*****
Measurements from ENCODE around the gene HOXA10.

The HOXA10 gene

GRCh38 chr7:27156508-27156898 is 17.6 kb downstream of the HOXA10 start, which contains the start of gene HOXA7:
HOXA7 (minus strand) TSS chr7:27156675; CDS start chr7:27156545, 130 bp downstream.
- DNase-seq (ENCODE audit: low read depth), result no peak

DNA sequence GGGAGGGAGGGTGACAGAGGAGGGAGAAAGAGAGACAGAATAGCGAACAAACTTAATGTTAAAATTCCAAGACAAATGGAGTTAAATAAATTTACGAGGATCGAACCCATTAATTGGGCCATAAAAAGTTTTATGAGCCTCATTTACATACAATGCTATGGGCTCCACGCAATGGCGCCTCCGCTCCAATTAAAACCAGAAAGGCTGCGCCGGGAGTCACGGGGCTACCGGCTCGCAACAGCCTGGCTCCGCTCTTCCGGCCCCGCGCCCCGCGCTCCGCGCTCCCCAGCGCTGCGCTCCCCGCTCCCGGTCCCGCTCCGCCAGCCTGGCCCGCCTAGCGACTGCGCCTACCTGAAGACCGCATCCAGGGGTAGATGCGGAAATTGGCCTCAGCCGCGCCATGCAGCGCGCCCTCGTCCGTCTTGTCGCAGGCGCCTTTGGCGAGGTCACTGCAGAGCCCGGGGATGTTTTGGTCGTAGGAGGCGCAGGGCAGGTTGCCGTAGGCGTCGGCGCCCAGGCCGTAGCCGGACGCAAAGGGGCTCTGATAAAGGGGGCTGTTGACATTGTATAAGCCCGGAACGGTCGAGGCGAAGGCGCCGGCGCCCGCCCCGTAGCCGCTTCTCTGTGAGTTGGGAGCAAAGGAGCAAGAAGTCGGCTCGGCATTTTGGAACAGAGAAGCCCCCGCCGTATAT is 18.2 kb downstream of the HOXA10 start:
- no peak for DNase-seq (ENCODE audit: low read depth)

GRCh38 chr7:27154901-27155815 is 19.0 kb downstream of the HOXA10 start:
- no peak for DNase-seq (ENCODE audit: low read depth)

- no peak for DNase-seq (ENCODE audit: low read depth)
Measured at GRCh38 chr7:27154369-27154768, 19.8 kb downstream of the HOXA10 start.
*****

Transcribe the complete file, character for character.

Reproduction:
Measurements from ENCODE around the gene HOXA10.

The HOXA10 gene

GRCh38 chr7:27156508-27156898 is 17.6 kb downstream of the HOXA10 start, which contains the start of gene HOXA7:
HOXA7 (minus strand) TSS chr7:27156675; CDS start chr7:27156545, 130 bp downstream.
- DNase-seq (ENCODE audit: low read depth), result no peak

DNA sequence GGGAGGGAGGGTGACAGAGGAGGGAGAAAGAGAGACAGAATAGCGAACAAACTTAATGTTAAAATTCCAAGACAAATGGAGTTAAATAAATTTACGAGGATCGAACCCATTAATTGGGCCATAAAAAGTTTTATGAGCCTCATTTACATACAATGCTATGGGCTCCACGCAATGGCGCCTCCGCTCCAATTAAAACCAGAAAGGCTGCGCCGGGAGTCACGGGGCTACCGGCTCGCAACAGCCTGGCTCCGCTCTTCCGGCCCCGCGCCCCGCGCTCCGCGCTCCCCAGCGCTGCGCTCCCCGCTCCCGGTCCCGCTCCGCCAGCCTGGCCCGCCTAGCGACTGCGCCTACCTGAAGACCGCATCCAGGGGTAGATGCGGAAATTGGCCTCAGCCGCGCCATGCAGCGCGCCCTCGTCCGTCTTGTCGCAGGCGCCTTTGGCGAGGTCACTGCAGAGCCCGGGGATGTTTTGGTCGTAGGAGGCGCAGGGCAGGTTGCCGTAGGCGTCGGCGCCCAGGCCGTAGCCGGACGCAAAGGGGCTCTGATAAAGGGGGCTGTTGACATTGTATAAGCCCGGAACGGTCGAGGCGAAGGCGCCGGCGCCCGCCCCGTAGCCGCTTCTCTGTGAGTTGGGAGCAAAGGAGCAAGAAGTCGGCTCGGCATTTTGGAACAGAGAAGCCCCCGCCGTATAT is 18.2 kb downstream of the HOXA10 start:
- no peak for DNase-seq (ENCODE audit: low read depth)

GRCh38 chr7:27154901-27155815 is 19.0 kb downstream of the HOXA10 start:
- no peak for DNase-seq (ENCODE audit: low read depth)

- no peak for DNase-seq (ENCODE audit: low read depth)
Measured at GRCh38 chr7:27154369-27154768, 19.8 kb downstream of the HOXA10 start.